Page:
This monthly cooking series features husband and wife team Barry and Kelley Courter.
BARRY SAYS: A sandwich is a sandwich is a sandwich, right? I've eaten BLTs, PB&Js, ham and cheese, Cubans, whatever. I like them all, and often, I've discovered, simple is better.
Since my wife, Kelley, discovered the Vietnamese banh mi in a New York Times food section, it has become an obsession in our household. She's become like an alchemist, determined to study the ingredients until she understands it on the DNA level, and we, the rest of the family, are happy to be along for the ride.
I think we've had six versions of this sandwich -- ground pork, pork mixed with sausage, grilled pork and, now, pork done in the slow cooker, Southern style. We've also changed up the bread each time, so the mathematical variations are beyond my simple ciphering.
The end result is that every single version is miles ahead of nearly every other sandwich I've had in the flavor department. This is a delicious sandwich. I heard the other day that each one of us tastes cilantro differently. It's probably true of jalapenos too, so out of the gate this sandwich is special.
The bread, whether hard or soft, chewy or crunchy, sweet or floury, makes a difference. So does the crunch and tartness of the vegetables.
This latest version was similar to a French dip with a spicy attitude. I preferred an earlier version, but like I said, each of us had a clear opinion.
KELLEY SAYS: Growing up, I could always put away two or three cheeseburgers at one sitting. I had a healthy appetite. But I can also put away two or three of these little gems. They are by far the ultimate sandwich for this girl. I would really like to know what a genuine banh mi tastes like. I have only read and researched, but the beauty with this is it can be a little different each time. Yes, we have tried several versions of the filling in our household, and I must say I love them all. The key is to get the right marriage of the bread, filling and vegetables. It's always important to add that little extra kick of Maggi seasoning and sriracha on top.
I wanted to try this in a slow cooker just to get a little bit more juice with the meat. It worked, and I will do it again. For the quick version, using ground pork is an excellent alternative. The recipe that I've included today is an adaptation of my Southern take on the banh mi.
2 tablespoons unseasoned rice wine vinegar
2 tablespoons sugar
1/4 teaspoon kosher salt
1/2 bag slaw mix
1/2 cup shredded carrot
1/2 cup thinly sliced hot house cucumber
2 thinly sliced radishes
1 minced jalapeno pepper
2 tablespoons fresh chopped cilantro
Dissolve vinegar, sugar and salt in a medium bowl. Add remaining ingredients and chill until ready to use.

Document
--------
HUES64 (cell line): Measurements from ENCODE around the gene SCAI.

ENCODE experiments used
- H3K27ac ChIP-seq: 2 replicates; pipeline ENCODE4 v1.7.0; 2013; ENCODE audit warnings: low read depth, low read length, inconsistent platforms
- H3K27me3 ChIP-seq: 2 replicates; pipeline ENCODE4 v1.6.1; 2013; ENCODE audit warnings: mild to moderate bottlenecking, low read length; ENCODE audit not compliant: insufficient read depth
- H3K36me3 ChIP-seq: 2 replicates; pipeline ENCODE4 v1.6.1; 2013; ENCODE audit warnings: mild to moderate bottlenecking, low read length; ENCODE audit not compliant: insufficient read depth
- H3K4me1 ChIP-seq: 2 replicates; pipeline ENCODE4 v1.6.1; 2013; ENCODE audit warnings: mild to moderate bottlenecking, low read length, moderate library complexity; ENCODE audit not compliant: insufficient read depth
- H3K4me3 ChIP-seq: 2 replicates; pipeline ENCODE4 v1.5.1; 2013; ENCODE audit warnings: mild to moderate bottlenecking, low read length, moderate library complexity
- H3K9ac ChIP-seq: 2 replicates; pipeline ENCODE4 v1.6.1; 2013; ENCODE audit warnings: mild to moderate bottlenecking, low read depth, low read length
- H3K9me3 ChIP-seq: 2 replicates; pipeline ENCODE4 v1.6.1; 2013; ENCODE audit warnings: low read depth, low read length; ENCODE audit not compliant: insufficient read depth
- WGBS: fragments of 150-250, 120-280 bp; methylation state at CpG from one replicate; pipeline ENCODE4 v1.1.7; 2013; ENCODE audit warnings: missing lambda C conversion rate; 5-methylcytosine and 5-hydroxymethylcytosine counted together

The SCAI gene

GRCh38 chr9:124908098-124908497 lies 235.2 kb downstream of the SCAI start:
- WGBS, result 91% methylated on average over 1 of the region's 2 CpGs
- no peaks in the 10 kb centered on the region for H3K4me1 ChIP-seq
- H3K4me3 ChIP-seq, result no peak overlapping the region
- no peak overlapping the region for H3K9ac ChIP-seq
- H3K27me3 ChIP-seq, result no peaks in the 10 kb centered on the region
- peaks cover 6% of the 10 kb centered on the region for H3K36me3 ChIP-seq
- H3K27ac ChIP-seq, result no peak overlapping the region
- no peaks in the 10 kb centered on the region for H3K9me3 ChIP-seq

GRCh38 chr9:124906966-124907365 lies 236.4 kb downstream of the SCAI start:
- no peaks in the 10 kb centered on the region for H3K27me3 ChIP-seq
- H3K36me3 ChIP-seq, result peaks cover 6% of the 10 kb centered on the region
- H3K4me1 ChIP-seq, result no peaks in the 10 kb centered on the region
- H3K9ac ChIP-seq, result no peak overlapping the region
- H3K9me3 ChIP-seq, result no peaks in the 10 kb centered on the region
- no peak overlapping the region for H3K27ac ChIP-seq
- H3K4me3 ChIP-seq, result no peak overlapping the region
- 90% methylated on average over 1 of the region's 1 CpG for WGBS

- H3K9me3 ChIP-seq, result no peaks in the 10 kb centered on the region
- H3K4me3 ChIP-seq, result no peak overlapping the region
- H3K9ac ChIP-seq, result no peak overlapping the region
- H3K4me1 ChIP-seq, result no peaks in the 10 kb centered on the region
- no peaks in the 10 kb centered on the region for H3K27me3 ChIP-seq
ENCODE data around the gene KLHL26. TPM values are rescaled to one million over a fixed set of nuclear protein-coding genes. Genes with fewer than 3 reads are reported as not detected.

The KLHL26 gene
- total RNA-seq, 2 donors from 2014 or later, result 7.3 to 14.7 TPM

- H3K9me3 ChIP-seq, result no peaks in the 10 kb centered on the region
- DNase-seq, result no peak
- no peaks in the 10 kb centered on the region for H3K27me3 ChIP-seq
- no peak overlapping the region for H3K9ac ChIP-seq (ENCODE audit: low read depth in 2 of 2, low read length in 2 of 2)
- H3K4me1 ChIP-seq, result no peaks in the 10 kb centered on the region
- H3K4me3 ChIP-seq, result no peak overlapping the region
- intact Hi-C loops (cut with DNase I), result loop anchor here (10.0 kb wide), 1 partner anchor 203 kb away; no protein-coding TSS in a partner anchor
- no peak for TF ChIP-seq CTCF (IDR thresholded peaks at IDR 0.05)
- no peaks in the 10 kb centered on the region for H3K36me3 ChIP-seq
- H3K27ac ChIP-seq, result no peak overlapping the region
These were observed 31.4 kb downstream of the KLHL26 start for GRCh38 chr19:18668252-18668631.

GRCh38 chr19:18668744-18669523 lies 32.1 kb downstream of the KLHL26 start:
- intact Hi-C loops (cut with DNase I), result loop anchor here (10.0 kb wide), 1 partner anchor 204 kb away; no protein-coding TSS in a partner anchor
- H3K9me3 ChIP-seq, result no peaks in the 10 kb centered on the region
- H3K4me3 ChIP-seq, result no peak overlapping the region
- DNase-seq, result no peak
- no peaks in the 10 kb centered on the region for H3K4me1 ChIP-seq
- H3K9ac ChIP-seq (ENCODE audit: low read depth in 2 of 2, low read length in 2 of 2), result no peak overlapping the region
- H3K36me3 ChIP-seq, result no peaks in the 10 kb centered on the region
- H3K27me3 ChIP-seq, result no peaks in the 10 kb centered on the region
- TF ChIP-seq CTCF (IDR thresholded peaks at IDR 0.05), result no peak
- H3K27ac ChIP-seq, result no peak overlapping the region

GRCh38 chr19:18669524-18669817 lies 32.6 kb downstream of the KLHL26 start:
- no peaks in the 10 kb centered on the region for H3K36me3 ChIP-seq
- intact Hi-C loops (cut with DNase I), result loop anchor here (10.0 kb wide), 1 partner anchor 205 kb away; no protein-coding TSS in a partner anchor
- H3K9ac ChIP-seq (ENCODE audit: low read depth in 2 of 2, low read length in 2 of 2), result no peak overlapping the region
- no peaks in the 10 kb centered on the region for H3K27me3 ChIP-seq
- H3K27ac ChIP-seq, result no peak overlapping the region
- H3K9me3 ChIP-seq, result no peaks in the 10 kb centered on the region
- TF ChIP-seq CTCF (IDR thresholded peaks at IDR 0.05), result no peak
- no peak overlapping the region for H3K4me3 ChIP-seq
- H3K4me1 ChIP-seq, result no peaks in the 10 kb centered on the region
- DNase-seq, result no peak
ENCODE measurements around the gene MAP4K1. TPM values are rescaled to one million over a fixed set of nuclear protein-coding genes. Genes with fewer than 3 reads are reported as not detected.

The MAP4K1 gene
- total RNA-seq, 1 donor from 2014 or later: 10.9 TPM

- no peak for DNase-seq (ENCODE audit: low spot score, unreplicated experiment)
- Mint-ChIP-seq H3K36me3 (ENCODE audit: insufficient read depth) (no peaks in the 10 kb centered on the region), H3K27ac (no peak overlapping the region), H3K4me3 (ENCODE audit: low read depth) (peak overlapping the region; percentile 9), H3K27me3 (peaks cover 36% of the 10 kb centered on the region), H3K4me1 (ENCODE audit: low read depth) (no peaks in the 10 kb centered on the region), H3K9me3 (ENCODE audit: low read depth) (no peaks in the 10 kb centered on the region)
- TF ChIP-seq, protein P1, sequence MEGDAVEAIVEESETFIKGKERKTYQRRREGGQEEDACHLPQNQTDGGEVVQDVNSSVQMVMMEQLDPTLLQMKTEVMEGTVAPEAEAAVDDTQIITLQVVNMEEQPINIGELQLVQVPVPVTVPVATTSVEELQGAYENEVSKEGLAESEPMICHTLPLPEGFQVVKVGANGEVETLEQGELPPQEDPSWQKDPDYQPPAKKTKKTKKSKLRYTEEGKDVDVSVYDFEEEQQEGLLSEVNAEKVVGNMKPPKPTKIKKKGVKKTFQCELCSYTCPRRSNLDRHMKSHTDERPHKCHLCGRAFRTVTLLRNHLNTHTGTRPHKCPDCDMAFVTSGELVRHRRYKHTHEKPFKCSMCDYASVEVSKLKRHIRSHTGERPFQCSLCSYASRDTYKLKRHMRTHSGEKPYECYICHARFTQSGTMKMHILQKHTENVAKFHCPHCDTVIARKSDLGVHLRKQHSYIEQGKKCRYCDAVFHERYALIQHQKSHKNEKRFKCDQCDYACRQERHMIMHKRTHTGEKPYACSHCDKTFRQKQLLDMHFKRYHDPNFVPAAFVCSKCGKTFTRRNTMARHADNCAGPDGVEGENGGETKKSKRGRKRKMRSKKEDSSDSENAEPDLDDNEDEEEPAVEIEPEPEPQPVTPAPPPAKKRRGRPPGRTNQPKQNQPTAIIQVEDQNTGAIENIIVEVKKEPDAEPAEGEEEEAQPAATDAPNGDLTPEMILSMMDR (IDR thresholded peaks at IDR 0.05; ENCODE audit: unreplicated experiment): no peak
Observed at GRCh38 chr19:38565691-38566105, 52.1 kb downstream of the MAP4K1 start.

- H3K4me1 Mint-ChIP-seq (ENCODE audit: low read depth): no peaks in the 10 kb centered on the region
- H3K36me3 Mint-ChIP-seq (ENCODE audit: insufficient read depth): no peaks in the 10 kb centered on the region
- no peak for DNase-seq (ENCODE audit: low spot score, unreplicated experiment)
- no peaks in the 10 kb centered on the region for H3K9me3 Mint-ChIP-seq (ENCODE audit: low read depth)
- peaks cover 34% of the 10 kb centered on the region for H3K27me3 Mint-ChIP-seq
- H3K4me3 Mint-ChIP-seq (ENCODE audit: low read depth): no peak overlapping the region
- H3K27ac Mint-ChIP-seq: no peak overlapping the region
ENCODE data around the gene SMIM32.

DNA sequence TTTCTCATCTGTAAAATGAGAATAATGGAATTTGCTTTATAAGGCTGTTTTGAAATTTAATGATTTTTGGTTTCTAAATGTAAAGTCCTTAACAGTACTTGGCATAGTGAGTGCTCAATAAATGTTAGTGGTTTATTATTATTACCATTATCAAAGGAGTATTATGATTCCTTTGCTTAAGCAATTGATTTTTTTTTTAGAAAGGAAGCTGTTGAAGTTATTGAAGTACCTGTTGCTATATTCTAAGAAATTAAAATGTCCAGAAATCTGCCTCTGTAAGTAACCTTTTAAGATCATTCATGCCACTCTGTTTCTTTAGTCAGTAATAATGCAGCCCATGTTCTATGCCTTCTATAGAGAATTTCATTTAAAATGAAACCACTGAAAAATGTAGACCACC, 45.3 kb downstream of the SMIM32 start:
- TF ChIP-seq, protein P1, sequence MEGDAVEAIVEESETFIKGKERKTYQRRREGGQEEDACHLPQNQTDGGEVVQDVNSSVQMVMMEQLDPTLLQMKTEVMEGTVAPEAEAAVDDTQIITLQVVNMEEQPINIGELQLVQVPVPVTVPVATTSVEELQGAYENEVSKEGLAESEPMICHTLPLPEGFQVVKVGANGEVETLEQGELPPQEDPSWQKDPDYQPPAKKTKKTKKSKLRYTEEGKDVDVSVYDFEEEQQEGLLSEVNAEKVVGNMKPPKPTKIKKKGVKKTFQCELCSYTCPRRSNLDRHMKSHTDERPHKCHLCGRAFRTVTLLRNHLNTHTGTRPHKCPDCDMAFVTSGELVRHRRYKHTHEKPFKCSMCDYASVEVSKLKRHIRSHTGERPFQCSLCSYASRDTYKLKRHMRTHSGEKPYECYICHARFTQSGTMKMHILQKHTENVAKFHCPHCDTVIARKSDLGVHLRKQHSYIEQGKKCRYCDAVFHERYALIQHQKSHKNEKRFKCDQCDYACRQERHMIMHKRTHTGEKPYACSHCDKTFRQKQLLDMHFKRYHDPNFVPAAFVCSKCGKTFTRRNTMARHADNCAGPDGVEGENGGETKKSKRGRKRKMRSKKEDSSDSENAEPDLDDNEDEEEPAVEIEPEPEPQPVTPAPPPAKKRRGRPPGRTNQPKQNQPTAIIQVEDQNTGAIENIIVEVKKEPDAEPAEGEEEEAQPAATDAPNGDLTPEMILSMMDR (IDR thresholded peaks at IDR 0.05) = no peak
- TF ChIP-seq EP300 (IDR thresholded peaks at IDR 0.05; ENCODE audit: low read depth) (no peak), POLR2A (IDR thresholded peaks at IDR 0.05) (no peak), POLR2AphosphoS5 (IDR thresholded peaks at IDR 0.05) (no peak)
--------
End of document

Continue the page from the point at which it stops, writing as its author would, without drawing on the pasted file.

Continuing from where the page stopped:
3 pounds Boston butt pork roast, trimmed of excess fat
1 to 2 teaspoons peanut oil
6 shallots, sliced
6 cloves garlic, sliced
1 large onion, sliced
1/3 can green curry paste
6 lime leaves
2 tablespoons Asian fish sauce
2 cups water
Freshly ground black pepper
Slice meat into 1-inch portions. Sear the meat in a skillet with peanut oil. Once the sides begin to have a nice crispness to them, place meat in slow cooker. Remove most of remaining oil from pan, and sauté shallots, garlic, onion and curry paste until onions are tender. Add lime leaves, fish sauce and water, scraping up any brown pieces from the bottom of the skillet. Pour this mixture over the meat. Sprinkle with black pepper (we like a lot), cover the pot and cook on high heat for 5 to 6 hours or until tender. Remove meat from pot, and shred into small pieces. Return to pot, and leave until ready to assemble sandwich.
Mix 3/4 cup mayonnaise and 1/4 cup sriracha sauce.
We made two versions of this sandwich with two breads. One was a hollowed-out German brotchen, purchased at Bluff View Bakery. The other was a Mexican bolillo purchased at a local Latin market.
We heated both breads, then slathered on the mayo sauce, followed by the meat. At this point, we added the Maggi seasoning, which is a version of soy sauce. Next we topped the sandwich off with the slaw, along with extra sliced jalapenos and fresh mint. The final item is a good squirt of sriracha sauce.
Both sandwiches turned out the way I had hoped. Cooking the meat in the slow cooker gave us more juice. This especially worked well for both of these breads, but we all agreed that the brotchen was the better option.
Barry Courter is staff reporter and columnist for the Times Free Press. He started his journalism career at the Chattanooga News-Free Press in 1987. He covers primarily entertainment and events for ChattanoogaNow, as well as feature stories for the Life section. Born in Lafayette, Ind., Barry has lived in Chattanooga since 1968. He graduated from Notre Dame High School and the University of Tennessee at Chattanooga with a degree in broadcast journalism. He previously was ...